Consumers choose organic products for a variety of reasons, but some would argue that the taste of organic milk is not one of them. A 2008 study carried out by the University of Missouri asked one hundred volunteers to sample three kinds of milk: conventionally raised, pasture-fed and organic. To the great disappointment of organic farming advocates everywhere, the organic milk was overwhelmingly the least preferred of the three. Was this study an anomaly? Or are milk-lovers doomed to sacrifice flavor for ethics?
Factors Affecting the Taste of Organic Milk
All milk, whether from organically or conventionally raised cows, has variations in taste. In The Sensory Evaluation of Dairy Products, authors Clarke et al outline a number of possible factors that influence milk flavor, including:
Conventionally raised cows are normally fed a standard diet known as a total mixed ration (TMR.) TMR contains all the nutrients necessary for health and milk production, such as grains, forages, vitamins, and supplementary proteins, in a known ratio. This standardized diet leads to a uniformity of flavor among conventionally raised dairy cows.
By contrast, pastured cows feed on wild plants in whatever proportion their appetites demand. If they happen upon a particularly lush patch of clover, the herd might gravitate toward that feed for as long as it is available. This is likely to benefit the milk nutritionally, as clover tends to increase beneficial fatty acid content in the milk, but may also add unfamiliar flavors.
In a 2007 study that compared the chemical analysis and consumer perception of milk from pastured and conventionally raised cattle, trained milk-tasters were able to detect distinctly grassy flavors in the pastured milk. While this is not necessarily a bad flavor, it is nevertheless an unfamiliar flavor that consumers accustomed to conventional dairy products will notice.
Anything dairy cows ingest while lactating has the potential to flavor milk, and that is not limited to diet alone. Inhaled substances can leave their mark on milk taste as well. Again, because conventionally raised cattle all live under similar conditions, their milk will take on similar, familiar tastes. Organically raised cows, who by definition must be pastured at least some of the time, will be exposed to a variety of inhaled substances, from the sweet aroma of wildflowers to pollution given off by nearby industries.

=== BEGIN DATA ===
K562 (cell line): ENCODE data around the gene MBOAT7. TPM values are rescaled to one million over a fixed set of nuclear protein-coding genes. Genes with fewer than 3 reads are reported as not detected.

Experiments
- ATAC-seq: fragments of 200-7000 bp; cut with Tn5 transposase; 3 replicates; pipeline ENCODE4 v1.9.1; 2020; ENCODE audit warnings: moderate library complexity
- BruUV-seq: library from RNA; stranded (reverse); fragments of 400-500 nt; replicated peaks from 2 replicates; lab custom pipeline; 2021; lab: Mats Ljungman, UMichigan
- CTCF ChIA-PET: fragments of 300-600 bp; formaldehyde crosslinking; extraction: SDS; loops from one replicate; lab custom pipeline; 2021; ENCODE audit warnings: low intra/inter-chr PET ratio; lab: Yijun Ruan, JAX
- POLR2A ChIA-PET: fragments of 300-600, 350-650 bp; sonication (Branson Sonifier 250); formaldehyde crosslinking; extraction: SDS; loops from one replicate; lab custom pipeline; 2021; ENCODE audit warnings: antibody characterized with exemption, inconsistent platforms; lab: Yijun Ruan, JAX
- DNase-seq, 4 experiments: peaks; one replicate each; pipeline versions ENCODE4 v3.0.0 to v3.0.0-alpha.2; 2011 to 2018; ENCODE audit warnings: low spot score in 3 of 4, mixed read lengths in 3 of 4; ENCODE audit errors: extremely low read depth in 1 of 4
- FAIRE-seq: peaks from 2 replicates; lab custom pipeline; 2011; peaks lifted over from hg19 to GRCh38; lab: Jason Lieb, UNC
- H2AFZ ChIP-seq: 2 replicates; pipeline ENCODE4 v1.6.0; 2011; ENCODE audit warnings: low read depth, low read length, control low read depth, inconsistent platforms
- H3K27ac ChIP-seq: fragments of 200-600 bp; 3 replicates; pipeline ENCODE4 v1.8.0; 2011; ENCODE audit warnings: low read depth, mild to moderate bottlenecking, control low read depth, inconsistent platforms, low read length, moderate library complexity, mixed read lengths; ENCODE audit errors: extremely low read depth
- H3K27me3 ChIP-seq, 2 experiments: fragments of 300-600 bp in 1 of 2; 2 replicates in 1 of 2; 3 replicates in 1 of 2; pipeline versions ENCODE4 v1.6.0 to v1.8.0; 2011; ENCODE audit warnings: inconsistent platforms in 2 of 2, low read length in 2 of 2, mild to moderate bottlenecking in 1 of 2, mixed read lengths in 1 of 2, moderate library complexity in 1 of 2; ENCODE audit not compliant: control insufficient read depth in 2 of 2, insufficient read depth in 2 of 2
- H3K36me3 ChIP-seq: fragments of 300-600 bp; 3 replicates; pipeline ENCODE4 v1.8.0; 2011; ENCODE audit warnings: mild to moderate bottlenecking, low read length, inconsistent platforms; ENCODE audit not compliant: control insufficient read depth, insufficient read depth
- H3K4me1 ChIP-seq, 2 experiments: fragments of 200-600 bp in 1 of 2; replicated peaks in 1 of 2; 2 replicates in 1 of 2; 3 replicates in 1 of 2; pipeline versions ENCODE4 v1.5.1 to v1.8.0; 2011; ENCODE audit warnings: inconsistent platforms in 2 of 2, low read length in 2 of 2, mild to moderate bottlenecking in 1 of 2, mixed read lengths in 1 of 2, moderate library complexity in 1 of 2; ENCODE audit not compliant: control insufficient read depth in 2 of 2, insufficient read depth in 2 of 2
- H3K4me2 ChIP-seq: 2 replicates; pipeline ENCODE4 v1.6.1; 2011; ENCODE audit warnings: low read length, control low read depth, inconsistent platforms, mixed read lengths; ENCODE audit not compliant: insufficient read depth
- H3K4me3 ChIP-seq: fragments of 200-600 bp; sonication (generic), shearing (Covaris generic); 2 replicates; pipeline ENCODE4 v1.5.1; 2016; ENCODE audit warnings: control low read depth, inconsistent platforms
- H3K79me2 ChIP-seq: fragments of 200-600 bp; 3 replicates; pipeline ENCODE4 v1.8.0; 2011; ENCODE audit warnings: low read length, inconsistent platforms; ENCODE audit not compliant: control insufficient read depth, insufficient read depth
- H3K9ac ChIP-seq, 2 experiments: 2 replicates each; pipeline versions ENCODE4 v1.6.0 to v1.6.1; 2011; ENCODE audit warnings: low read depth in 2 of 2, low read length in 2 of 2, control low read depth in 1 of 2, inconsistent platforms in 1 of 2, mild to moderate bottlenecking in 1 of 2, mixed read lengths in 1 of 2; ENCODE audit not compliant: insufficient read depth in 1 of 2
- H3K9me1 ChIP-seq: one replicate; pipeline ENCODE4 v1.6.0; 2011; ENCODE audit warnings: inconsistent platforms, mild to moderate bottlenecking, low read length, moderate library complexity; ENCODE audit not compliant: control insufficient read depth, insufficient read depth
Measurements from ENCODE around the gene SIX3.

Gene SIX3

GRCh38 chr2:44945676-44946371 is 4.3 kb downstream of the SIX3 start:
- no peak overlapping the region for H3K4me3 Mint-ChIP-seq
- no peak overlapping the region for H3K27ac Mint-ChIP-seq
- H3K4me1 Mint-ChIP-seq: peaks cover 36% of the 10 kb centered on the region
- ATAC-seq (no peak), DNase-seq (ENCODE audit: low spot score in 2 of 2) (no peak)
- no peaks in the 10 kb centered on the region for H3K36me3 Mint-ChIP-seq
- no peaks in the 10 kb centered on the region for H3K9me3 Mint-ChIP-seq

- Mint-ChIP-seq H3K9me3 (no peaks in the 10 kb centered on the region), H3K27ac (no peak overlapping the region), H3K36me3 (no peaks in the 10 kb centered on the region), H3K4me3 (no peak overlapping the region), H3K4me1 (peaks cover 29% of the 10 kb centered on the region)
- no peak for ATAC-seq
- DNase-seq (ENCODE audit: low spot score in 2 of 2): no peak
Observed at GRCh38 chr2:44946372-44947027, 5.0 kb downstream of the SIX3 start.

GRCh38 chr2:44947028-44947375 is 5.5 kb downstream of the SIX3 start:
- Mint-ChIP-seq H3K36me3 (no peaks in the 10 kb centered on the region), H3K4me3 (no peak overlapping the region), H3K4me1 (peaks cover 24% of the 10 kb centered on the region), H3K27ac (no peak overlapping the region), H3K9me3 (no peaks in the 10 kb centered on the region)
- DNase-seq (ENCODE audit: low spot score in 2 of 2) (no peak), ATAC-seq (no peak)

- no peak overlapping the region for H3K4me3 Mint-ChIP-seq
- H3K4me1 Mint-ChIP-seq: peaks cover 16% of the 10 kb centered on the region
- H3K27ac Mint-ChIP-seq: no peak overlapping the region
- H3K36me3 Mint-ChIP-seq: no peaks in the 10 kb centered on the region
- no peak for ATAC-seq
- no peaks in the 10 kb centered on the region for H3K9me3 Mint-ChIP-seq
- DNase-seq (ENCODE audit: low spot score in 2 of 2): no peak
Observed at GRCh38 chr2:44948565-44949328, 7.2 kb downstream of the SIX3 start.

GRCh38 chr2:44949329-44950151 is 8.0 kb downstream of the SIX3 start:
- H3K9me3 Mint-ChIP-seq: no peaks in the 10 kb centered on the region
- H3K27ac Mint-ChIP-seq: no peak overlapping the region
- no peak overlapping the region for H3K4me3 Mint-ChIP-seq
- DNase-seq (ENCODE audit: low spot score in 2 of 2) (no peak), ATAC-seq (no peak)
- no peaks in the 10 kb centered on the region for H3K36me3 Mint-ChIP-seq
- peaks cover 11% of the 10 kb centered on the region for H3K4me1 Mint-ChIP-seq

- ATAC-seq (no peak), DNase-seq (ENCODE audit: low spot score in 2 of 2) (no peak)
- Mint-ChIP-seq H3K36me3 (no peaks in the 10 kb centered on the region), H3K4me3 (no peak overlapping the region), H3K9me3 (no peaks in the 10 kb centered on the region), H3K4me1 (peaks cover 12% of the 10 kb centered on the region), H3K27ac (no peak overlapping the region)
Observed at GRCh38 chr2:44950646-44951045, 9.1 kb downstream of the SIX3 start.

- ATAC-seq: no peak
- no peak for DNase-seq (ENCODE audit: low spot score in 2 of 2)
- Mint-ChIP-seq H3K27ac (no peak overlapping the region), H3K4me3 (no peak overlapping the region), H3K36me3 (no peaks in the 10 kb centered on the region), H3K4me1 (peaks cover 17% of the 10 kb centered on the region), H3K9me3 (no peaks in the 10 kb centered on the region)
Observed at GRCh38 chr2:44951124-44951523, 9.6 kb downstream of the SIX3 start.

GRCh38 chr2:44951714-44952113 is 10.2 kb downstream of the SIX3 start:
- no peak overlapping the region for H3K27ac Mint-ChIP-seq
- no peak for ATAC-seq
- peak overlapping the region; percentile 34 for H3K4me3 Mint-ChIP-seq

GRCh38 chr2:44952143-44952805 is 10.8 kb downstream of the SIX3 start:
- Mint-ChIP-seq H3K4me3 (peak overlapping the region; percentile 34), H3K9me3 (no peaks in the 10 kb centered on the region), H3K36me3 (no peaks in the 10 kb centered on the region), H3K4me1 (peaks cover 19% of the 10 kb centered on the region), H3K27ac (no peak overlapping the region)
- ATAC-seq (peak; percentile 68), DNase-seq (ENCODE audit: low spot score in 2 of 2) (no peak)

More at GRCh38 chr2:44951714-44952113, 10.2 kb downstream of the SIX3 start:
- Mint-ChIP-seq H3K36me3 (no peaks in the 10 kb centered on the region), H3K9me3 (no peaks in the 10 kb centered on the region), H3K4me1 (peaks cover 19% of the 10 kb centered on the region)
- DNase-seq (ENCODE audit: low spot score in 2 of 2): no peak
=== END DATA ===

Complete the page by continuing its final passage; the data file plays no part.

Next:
Stage of Lactation
Milk from cows nearing the end of their lactation period will have a stronger, almost pungent flavor compared to milk produced earlier in the cycle. This occurs less often with intensely-raised dairy cows, who are bred more frequently to maintain milk freshness. While USDA Standards do not dictate breeding frequency, some organic farmers may breed their cows less often out of concern for cow health and the need to avoid antibiotic use.
Lactation is a very individual process. Some cows, due to individual physiology, simply produce better tasting milk than others. Also, when a cow is in the early stages of mastitis, her milk may take on a rancid taste before a farmer notices outward symptoms.
When milk from large numbers animals is pooled into a single supply at dairy processing facilities, these individual differences are essentially nullified. Because organic farming is still in its infancy, organic herds tend to be smaller than conventionally raised cows and processing takes place on a smaller scale. If a single cow or group of cows in a small herd have off-tasting milk for some reason, the whole milk supply may be affected by the taste.
Choosing an Organic Milk
The important thing to remember when evaluating the taste of organic milk is that there is a wide degree of variance from brand to brand, and even from season to season. If you try one kind of organic milk and don't like the flavor, you are doing yourself and organic farmers a disservice if you assume that all organic milk tastes the same. Organic Milk Review offers impartial evaluations of the taste and quality of different brands of organic milk, and is a good starting point to find a milk you will enjoy. Try a few different brands before you reach a conclusion - you might be surprised!.